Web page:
Drug Development Global Program

Expanding the toolbox of medicines for visceral leishmaniasis

Visceral leishmaniasis (VL), also known as kala-azar or black fever, is strongly associated with poverty and malnutrition. An estimated 200,000 to 400,000 new cases of VL occur worldwide each year with more than 90 percent of the burden falling in six countries—Bangladesh, Brazil, Ethiopia, India, South Sudan, and Sudan.1 The disease is transmitted through the nearly undetectable bite of infected sandflies, which are small enough to pass through most mosquito netting. VL affects the visceral organs, causing chronic fever, weight loss, and anemia. In more than 95 percent of cases, it is fatal if left untreated.

Paromomycin, an off-patent aminoglycoside antibiotic, is an established drug with an extensive history of use and a well-characterized safety profile. PATH and our partners worked to develop paromomycin intramuscular injection (PMIM) as an effective and safe treatment for VL. We also collaborated with leading clinical researchers and the Indian pharmaceutical company Gland Pharma to manufacture the treatment.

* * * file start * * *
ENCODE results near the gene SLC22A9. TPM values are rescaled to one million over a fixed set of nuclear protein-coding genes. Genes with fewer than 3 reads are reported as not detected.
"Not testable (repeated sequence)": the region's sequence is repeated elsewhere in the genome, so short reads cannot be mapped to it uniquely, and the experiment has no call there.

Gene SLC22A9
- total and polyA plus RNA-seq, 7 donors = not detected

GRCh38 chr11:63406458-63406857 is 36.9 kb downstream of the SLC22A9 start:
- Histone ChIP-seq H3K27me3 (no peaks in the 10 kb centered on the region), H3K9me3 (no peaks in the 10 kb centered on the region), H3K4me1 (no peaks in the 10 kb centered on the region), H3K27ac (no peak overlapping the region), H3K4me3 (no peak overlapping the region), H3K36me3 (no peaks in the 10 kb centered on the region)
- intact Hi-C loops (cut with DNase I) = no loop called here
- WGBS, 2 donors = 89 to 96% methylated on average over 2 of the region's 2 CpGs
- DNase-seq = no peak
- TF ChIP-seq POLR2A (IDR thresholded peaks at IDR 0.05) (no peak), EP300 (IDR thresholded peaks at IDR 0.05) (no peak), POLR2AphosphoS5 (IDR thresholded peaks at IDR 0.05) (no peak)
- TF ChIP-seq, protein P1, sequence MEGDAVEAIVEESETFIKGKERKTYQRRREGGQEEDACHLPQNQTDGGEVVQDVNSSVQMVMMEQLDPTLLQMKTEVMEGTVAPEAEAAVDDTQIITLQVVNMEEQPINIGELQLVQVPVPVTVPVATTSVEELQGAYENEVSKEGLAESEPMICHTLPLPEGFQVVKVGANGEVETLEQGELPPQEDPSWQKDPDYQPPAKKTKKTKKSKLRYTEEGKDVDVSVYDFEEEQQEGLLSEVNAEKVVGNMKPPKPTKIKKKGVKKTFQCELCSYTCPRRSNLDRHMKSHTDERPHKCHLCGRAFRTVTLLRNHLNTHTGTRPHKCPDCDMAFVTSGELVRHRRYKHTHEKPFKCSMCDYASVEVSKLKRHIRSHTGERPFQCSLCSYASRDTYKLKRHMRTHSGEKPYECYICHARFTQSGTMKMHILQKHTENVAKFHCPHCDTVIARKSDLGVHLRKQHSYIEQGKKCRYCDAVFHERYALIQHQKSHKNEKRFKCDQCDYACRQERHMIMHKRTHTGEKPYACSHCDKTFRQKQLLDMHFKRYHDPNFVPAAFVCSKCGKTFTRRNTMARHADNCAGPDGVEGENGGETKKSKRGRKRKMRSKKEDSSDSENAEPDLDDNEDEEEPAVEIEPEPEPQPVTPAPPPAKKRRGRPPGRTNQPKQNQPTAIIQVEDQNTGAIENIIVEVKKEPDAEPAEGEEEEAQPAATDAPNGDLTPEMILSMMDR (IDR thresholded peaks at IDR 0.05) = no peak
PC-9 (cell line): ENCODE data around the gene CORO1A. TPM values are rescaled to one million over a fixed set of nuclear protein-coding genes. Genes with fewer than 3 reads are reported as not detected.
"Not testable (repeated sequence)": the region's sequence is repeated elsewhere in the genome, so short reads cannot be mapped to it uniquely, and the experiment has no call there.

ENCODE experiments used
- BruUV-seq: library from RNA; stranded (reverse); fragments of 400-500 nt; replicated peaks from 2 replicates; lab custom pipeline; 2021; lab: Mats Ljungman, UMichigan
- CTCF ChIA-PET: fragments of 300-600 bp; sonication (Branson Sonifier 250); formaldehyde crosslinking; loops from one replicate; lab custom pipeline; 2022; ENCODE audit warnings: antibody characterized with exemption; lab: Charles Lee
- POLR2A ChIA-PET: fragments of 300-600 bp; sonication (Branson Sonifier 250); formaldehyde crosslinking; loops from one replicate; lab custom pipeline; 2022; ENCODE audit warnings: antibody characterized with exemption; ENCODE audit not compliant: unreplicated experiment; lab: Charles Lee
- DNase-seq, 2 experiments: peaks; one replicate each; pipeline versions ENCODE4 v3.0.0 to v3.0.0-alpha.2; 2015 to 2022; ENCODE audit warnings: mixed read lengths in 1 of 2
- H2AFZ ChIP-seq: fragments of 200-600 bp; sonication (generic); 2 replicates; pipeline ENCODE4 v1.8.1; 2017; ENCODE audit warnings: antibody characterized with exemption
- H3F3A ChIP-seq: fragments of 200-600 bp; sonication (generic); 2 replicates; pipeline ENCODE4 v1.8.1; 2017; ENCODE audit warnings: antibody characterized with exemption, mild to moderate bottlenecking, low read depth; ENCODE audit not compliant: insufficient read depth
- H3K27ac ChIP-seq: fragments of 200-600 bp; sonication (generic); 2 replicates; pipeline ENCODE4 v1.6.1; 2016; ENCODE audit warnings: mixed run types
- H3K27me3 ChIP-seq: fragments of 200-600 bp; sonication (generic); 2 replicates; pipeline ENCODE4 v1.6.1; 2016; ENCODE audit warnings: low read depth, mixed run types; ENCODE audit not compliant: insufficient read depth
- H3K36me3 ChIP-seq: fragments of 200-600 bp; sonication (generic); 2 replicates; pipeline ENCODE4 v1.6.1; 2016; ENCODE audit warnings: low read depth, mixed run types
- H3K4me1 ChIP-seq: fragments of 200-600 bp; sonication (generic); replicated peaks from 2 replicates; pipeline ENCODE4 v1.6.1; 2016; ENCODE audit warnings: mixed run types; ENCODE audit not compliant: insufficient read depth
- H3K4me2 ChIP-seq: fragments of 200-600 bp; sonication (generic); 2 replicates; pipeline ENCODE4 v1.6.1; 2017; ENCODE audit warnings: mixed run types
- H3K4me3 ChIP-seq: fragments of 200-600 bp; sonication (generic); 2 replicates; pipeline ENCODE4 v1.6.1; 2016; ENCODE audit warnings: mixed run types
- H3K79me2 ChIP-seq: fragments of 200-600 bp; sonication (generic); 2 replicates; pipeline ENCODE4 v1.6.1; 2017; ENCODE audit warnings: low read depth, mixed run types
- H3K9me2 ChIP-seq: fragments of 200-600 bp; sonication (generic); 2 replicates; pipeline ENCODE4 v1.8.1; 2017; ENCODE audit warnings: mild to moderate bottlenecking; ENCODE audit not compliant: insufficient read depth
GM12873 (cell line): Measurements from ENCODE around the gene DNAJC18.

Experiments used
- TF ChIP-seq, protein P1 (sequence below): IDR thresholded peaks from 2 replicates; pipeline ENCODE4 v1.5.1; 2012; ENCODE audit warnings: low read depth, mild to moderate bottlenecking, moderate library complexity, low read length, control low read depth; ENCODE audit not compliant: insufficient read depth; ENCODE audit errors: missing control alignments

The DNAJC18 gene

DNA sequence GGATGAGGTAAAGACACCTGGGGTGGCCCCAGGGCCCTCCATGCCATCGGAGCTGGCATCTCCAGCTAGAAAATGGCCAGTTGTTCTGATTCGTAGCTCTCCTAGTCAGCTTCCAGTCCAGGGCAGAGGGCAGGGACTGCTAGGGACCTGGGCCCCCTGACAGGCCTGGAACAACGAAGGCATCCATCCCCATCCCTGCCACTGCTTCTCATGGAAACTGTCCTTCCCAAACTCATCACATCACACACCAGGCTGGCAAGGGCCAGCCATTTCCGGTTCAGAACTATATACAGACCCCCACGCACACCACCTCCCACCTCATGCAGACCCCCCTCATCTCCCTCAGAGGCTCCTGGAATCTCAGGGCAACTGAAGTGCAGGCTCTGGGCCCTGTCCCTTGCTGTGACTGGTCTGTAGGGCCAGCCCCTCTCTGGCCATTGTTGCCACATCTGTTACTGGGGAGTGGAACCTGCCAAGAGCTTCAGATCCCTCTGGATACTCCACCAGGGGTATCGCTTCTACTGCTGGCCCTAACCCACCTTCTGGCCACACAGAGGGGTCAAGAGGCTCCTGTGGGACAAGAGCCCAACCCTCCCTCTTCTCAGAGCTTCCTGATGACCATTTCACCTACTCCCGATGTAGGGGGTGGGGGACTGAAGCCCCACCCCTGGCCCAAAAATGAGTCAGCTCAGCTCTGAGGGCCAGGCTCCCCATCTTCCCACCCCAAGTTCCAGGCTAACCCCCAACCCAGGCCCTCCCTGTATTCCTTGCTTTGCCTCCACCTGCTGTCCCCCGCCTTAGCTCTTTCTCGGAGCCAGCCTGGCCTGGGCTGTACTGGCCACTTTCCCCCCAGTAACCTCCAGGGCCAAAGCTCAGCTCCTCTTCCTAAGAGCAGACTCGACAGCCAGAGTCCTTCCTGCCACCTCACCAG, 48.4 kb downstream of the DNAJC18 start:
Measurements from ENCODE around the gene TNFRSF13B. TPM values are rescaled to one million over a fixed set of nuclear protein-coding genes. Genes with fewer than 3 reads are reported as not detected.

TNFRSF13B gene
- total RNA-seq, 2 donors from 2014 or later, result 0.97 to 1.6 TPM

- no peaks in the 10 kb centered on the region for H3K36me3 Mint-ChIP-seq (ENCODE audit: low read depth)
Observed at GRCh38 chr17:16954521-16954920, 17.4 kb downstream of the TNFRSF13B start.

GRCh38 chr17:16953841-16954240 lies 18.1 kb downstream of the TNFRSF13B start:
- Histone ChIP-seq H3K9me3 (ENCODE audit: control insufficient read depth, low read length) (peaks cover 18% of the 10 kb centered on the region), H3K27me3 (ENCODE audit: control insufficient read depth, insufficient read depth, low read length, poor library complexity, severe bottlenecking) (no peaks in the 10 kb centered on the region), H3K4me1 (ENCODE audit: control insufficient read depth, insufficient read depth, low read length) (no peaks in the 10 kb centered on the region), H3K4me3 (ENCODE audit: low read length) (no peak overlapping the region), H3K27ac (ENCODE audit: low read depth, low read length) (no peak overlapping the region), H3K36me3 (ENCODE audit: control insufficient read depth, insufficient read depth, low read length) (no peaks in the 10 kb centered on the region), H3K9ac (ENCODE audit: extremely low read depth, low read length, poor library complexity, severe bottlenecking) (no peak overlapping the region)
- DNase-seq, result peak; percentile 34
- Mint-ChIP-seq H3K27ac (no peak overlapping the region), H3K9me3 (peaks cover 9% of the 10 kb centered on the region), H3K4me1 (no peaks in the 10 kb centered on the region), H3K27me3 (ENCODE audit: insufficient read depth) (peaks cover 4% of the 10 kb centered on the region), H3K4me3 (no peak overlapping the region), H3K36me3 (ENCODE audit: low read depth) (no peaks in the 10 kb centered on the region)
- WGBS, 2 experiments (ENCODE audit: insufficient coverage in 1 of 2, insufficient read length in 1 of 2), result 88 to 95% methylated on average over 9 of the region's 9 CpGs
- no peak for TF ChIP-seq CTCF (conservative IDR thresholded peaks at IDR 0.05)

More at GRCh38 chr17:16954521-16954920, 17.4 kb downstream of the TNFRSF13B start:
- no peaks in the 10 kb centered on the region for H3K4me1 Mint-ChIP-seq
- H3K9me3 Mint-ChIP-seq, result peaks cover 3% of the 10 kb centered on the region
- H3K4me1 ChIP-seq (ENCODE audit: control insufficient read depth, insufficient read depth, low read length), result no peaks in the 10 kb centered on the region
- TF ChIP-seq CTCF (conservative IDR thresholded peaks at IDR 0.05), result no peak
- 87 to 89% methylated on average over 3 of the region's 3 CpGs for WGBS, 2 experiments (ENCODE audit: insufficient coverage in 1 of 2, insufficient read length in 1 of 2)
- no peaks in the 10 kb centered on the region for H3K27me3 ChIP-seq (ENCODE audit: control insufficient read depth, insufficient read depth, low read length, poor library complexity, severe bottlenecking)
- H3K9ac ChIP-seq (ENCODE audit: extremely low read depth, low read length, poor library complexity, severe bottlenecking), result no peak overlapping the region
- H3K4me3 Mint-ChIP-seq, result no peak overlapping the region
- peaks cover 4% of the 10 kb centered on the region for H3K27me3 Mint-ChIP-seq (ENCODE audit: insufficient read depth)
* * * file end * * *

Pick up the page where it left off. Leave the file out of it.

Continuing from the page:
PMIM has been registered with the national drug development agencies of India (2006), Nepal (2012), and Uganda (2012). It is also included on the World Health Organization Model List of Essential Medicines. Registration for PMIM is ongoing in Bangladesh, Ethiopia, Kenya, and Sudan.

PATH is collaborating with partners to implement pharmacovigilance programs in Nepal and Bangladesh. These programs aim to strengthen patient safety and care associated with the use of VL drugs. The results of the pharmacovigilance activities are summarized in an ongoing newsletter series.

PATH is also conducting a multicenter demonstration study of the use of combination therapies (PMIM + miltefosine and PMIM + liposomal amphotericin B) for treatment of VL in government hospitals located in endemic districts of Nepal, with a goal of assessing the acceptability and compliance of these combination therapies in public health settings.


1. Leishmaniasis: burden page. World Health Organization website. Available at: http://www.who.int/leishmaniasis/burden/en/. Accessed July 18, 2016.